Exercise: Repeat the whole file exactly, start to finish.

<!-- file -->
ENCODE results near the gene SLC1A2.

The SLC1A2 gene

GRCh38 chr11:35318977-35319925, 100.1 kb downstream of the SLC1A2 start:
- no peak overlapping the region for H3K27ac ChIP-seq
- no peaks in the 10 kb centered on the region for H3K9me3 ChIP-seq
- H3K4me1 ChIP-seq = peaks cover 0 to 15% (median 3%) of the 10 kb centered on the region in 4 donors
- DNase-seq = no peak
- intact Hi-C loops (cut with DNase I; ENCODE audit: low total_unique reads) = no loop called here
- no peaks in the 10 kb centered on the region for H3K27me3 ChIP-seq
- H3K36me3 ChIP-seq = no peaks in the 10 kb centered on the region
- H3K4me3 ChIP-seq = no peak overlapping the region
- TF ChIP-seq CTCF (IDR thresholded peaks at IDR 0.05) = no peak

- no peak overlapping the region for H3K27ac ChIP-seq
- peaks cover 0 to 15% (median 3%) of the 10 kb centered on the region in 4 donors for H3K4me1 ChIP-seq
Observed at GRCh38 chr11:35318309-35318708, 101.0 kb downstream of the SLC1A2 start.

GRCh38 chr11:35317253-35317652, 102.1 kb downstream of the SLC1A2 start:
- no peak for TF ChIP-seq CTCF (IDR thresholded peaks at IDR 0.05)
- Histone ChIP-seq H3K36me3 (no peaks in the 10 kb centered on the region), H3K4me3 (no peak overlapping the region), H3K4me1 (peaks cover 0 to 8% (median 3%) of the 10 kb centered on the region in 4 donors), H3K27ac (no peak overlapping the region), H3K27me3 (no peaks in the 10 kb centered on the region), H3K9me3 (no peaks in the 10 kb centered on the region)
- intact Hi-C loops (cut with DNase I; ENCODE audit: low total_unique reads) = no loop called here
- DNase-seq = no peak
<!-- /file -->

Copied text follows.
ENCODE results near the gene SLC1A2.

The SLC1A2 gene

GRCh38 chr11:35318977-35319925, 100.1 kb downstream of the SLC1A2 start:
- no peak overlapping the region for H3K27ac ChIP-seq
- no peaks in the 10 kb centered on the region for H3K9me3 ChIP-seq
- H3K4me1 ChIP-seq = peaks cover 0 to 15% (median 3%) of the 10 kb centered on the region in 4 donors
- DNase-seq = no peak
- intact Hi-C loops (cut with DNase I; ENCODE audit: low total_unique reads) = no loop called here
- no peaks in the 10 kb centered on the region for H3K27me3 ChIP-seq
- H3K36me3 ChIP-seq = no peaks in the 10 kb centered on the region
- H3K4me3 ChIP-seq = no peak overlapping the region
- TF ChIP-seq CTCF (IDR thresholded peaks at IDR 0.05) = no peak

- no peak overlapping the region for H3K27ac ChIP-seq
- peaks cover 0 to 15% (median 3%) of the 10 kb centered on the region in 4 donors for H3K4me1 ChIP-seq
Observed at GRCh38 chr11:35318309-35318708, 101.0 kb downstream of the SLC1A2 start.

GRCh38 chr11:35317253-35317652, 102.1 kb downstream of the SLC1A2 start:
- no peak for TF ChIP-seq CTCF (IDR thresholded peaks at IDR 0.05)
- Histone ChIP-seq H3K36me3 (no peaks in the 10 kb centered on the region), H3K4me3 (no peak overlapping the region), H3K4me1 (peaks cover 0 to 8% (median 3%) of the 10 kb centered on the region in 4 donors), H3K27ac (no peak overlapping the region), H3K27me3 (no peaks in the 10 kb centered on the region), H3K9me3 (no peaks in the 10 kb centered on the region)
- intact Hi-C loops (cut with DNase I; ENCODE audit: low total_unique reads) = no loop called here
- DNase-seq = no peak